Liz Fraley: This is the fourth of a series of articles based on the talk I gave at the Content Management 2005 conference. These articles focus on extending single-sourcing systems and activities to integrate content-generating organizations enterprise-wide.
I started off doing mostly XML and XSL development but have started working more in the advisory space — helping companies figure out what they want to do and what they can do.
Believe it or not, I often find myself trying to explain to people why they should not pursue a project. There is this bubble mentality sometimes to go ahead and XMLize everything. This doesn’t always make sense.
Consider the following Venn Diagram with three intersecting circles: CANs, WANTs, SHOULDs.
CAN you do it? Maybe.
Do you WANT to? That depends a lot on who is answering the question and why they’re motivated to look at XML at all (or unmotivated, sometimes).
SHOULD you? That’s the hard one. It mostly comes down to cost versus benefit.
It’s where these intersect — there in the middle — that I work, and for the remainder of this article, that’s where we are. Answering these gives you the answer to “what gets done?” and “how far do we go?” up front — and that can save people a lot of wasted effort, time, and money because it eliminates the problem of “invisible assumptions.”
Efficiency is in the Tools
Originally my talk was called “Efficiency is in the Tools,” but that title produced an unexpected reaction. Most people thought the talk would be a product presentation or a product set recommendation: what are the “best tools” or which vendor has the “best system.” That couldn’t be farther from the point. By tool, I don’t mean product. I mean the scripts and simple programs that join larger applications together in order to produce an efficiency of work.
I will not espouse any particular vendor, application, technology, or product. I have varying opinions on most of them, and my opinion changes based on the problem space being addressed. A product that is right for one customer may be totally wrong for another customer — even when both companies are producing similar products. There is no ultimate best. All you can hope for is finding the one that best fits your situation at this moment in time.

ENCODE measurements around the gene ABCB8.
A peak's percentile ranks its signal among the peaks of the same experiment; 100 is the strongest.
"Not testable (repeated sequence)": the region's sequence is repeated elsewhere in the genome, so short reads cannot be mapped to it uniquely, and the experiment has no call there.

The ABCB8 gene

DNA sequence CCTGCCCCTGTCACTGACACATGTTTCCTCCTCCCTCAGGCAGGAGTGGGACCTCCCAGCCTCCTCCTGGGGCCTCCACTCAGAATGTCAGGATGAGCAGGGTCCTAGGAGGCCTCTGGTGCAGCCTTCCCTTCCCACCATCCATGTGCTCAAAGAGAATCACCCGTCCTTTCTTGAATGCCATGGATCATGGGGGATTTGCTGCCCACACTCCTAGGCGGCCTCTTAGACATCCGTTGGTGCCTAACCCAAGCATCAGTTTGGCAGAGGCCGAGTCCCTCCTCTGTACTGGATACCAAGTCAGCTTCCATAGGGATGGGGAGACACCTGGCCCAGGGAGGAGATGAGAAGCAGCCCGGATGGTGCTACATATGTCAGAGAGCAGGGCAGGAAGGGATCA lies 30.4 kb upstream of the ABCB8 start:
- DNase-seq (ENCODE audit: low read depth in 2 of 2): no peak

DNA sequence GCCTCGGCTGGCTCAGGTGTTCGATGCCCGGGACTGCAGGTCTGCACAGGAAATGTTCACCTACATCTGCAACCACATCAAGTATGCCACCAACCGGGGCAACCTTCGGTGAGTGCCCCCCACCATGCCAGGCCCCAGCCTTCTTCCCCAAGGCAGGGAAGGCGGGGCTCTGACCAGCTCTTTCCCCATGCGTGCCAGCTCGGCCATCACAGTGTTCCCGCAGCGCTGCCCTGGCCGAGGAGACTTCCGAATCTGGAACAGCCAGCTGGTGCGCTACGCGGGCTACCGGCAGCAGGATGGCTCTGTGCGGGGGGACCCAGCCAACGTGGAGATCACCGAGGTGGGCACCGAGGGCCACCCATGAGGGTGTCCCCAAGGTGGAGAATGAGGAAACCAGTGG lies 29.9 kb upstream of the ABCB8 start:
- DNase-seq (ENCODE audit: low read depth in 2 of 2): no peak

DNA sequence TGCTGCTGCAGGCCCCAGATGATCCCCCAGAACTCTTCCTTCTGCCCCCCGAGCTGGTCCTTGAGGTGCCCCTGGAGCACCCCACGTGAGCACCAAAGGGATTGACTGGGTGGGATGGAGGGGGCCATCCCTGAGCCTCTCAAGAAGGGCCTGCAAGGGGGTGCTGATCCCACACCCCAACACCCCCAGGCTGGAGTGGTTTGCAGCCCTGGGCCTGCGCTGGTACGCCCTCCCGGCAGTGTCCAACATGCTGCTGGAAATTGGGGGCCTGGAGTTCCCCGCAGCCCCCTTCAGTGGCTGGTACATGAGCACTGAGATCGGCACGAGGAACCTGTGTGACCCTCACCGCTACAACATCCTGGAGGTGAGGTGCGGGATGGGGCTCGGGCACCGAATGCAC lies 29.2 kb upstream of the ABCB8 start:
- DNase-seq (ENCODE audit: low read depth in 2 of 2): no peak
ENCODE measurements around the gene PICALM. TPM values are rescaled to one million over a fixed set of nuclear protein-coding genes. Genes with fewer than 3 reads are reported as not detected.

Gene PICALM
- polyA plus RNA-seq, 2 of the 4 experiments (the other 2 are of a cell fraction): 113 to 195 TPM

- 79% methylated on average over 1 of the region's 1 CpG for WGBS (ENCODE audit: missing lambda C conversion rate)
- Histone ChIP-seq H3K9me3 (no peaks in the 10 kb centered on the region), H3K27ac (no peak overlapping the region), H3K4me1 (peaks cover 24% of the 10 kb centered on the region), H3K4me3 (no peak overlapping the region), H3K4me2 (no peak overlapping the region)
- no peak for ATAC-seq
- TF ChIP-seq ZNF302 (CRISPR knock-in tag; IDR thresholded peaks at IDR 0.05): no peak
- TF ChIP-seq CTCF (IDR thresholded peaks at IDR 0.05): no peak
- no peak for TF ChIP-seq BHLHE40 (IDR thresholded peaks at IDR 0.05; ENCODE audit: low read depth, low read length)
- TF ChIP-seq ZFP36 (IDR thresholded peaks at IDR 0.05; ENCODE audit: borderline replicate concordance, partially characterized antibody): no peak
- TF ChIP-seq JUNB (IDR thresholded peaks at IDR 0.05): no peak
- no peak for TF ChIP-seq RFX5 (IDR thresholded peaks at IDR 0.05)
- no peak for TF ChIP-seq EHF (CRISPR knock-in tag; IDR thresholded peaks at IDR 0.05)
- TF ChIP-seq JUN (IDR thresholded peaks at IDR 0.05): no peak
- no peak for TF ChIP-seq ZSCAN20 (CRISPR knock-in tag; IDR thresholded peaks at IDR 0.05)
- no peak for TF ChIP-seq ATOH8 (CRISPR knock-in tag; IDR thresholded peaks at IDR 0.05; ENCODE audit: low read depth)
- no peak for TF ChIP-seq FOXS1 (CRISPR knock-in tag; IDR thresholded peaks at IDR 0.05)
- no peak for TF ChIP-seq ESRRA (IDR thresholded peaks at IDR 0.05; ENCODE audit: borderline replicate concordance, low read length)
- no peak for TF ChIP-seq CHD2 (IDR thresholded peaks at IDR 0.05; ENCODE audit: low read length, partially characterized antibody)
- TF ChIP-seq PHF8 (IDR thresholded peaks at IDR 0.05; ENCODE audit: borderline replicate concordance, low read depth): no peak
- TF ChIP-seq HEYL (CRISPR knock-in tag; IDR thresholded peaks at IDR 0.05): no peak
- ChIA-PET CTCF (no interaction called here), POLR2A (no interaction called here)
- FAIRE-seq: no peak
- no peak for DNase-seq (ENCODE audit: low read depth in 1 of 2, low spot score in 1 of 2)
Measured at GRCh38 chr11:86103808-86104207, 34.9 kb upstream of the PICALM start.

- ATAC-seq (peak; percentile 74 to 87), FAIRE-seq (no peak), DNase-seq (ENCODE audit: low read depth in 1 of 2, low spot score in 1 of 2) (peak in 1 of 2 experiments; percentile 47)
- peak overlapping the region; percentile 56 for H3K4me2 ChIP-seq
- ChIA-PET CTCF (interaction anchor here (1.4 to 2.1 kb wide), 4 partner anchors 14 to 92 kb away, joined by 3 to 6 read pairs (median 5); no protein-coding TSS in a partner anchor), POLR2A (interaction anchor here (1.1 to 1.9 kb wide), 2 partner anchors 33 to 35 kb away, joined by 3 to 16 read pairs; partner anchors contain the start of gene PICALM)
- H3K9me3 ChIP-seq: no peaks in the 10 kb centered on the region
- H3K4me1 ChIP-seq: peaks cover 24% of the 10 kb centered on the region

Situations, companies, and requirements are not static. There’s no guarantee that the requirements you have today will be the same requirements you have tomorrow, or next week, or next year. The only guarantee you really have is that all three of those things will change. No matter what system you choose — and how careful you are with your requirements when you choose it — the best you can do is to make sure that you choose a system that provides you with avenues that give you the flexibility to develop the tools that reflect your changing business needs.
This is not a new concept. Recycling content (chapters, graphics, etc.) is not new. What is new here is the common set of back-end structure in XML form and the fact that more than one set of tools — including small, mission critical custom tools — are explicitly focused on the specific needs of a given project. There is no longer any need for one tool to address all of the needs of every company that purchases a license: Single sourcing is not a tool. It is a community of tools that is easy to expand or customize without long term lock in or breaking the model.
That’s where efficiency comes from. Efficiency comes from the automation, acceleration, and merging of applications, systems, and processes that are business-specific. It lies at the edges of those same applications, systems, and processes. This is the argument that is at the core of the off-the-shelf-ware versus custom tools debate.
In a single-sourcing environment, efficiency centers around content development — source development — and its management.
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